Opinion: What makes a good Communications Minister?

 

Senator Kate Lundy in the spotlight.

Question: How could a Communications Minister promising $43 billion of investment in his industry and the break-up of a monopolistic incumbent become the subject of so much ridicule?

Answer: The internet filter - a single, broken spoke jammed in the wheel of the Rudd Government's wider cyber security policy.

The filter plan has made Senator Stephen Conroy's job impossibly difficult. The volume of protest around the filter issue would suggest Conroy is among the least popular communications ministers in Australian political history, even if he scores well on other policies. 

Technology bloggers deride him, he is mocked in circulars sent around to the entire staff of IT companies - even the foreign press have lampooned his filter plan from further afield.

The filter seems to colour Conroy's every word.

In late May, he was handed a smoking gun against his ideological opponents, in the unlikely shape of Google's Wi-Fi privacy breach.

But the opportunity was wasted -- as soon as Conroy brought it up in Parliament, it was assumed that his rant was simply payback for Google's criticism of his filter plan.

It appears Conroy hadn't learned from a gaffe made earlier in his tenure, in which he passed comment on iiNet's defence against AFACT well before the case was heard by a judge.

In the wings

In the wings, Senator Conroy's ALP colleague Kate Lundy has watched and - for the most part - held her tongue. A backbencher with intimate links to the technology industry, Lundy has maintained her gaze on crystal-ball topics such as eGovernment to maintain a constructive influence on the sector.

But in the last 48 hours, Lundy has risen to the occasion as the popularity of her peers sag.

Using her blog, she has suggested not one but two alternatives to Senator Conroy's filter, and also expressed some alarm as to whether Australians will be afforded the right protections should her colleagues sign the Anti-Counterfeiting Trade Agreement (ACTA).

Today, she was blogging live in The Australian about eGovernment.

There has always been a sense in the technology sector that Lundy should have been the Communications Minister in the first place.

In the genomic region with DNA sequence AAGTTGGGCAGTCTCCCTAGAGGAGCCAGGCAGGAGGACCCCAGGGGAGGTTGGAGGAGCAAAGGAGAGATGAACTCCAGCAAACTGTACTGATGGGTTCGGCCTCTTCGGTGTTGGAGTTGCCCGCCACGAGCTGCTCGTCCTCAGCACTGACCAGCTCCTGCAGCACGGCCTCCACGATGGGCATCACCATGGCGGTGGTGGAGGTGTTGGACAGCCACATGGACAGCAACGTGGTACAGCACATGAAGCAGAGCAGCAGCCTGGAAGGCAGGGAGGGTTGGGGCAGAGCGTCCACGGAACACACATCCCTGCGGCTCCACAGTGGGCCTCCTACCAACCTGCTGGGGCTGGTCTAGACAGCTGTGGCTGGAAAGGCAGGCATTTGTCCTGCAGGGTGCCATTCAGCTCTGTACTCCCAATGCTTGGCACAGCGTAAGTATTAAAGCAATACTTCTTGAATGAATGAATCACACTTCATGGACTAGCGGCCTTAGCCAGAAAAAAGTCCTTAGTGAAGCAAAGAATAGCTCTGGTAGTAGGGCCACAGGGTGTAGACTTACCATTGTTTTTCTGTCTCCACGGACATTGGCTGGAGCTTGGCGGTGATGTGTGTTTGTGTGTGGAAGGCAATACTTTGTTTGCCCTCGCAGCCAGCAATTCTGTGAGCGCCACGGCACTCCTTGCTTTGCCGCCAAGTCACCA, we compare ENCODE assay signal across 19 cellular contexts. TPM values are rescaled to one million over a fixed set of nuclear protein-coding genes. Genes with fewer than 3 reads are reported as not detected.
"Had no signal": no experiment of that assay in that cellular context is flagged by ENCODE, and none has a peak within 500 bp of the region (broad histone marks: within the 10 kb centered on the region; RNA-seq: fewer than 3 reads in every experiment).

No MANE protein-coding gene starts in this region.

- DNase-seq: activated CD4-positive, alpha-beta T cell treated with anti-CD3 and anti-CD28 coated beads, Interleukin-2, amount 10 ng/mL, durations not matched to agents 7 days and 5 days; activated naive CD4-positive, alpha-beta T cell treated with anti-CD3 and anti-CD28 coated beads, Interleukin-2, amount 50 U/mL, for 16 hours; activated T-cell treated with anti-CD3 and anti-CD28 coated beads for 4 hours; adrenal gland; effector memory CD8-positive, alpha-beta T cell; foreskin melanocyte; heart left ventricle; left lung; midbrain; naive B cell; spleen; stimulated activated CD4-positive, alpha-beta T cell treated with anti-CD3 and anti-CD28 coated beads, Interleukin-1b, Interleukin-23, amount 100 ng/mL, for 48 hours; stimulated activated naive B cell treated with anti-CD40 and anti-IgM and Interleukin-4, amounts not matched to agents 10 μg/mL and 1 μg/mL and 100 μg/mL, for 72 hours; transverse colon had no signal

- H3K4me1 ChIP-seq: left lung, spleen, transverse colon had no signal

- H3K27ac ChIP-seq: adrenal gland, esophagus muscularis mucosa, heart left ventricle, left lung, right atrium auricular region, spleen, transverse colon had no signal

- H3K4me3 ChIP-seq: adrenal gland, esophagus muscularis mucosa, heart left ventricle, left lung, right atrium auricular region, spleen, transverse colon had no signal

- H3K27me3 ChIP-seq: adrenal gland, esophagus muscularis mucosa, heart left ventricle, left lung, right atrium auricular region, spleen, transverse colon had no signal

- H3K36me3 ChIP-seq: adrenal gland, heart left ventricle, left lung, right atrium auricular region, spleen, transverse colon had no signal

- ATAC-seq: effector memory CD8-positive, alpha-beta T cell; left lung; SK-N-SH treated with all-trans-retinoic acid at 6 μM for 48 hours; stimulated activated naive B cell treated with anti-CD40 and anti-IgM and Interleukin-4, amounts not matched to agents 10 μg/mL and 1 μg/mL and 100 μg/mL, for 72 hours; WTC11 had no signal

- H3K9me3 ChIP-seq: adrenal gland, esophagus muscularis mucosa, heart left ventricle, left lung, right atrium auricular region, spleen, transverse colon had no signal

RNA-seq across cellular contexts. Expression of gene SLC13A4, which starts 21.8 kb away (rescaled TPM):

Arguably, it was Stephen Conroy's sharp political skills (and factional ties) that placed him ahead of Lundy for the portfolio, despite her experience as Shadow Communications Minister.

Now, with the filter policy delayed and Conroy taking flak, would she make a viable alternative?

Lundy's detractors suggest that unlike Conroy, she is too much a fence-sitter to be a Minister - "dishwater weak" were the words used by pundits on Twitter today.

Some have asked whether she would cross the floor if she felt strongly enough on a given issue, but her opponents would need to actually come up with a stance worth crossing for.

If there is a flakiness about Lundy, it is borne of her even-handedness and gravitation to compromise -- admirable qualities in a person, but not always constructive as a Minister.

For her part, Lundy has never complained publicly (or privately to journalists, to my knowledge) about her position on the backbench.

It may require a change in the party's leadership - or Conroy's resignation - to elevate her to lead the portfolio.

But as support for Prime Minister Kevin Rudd wanes, political commentators have raised the prospect of Deputy PM Julia Gillard being an easier sell against Liberal Party leader Tony Abbott in the forthcoming election.

Could the same strategy apply in the IT sector?  Would the best means of fighting off an opposition devoid of a clearly expressed communications strategy (beyond Abbott's plan to scrap the NBN) be to promote a Senator with demonstrated knowledge of the issues at hand?

What do you think?


Opinion: What makes a good Communications Minister?
 
 
 
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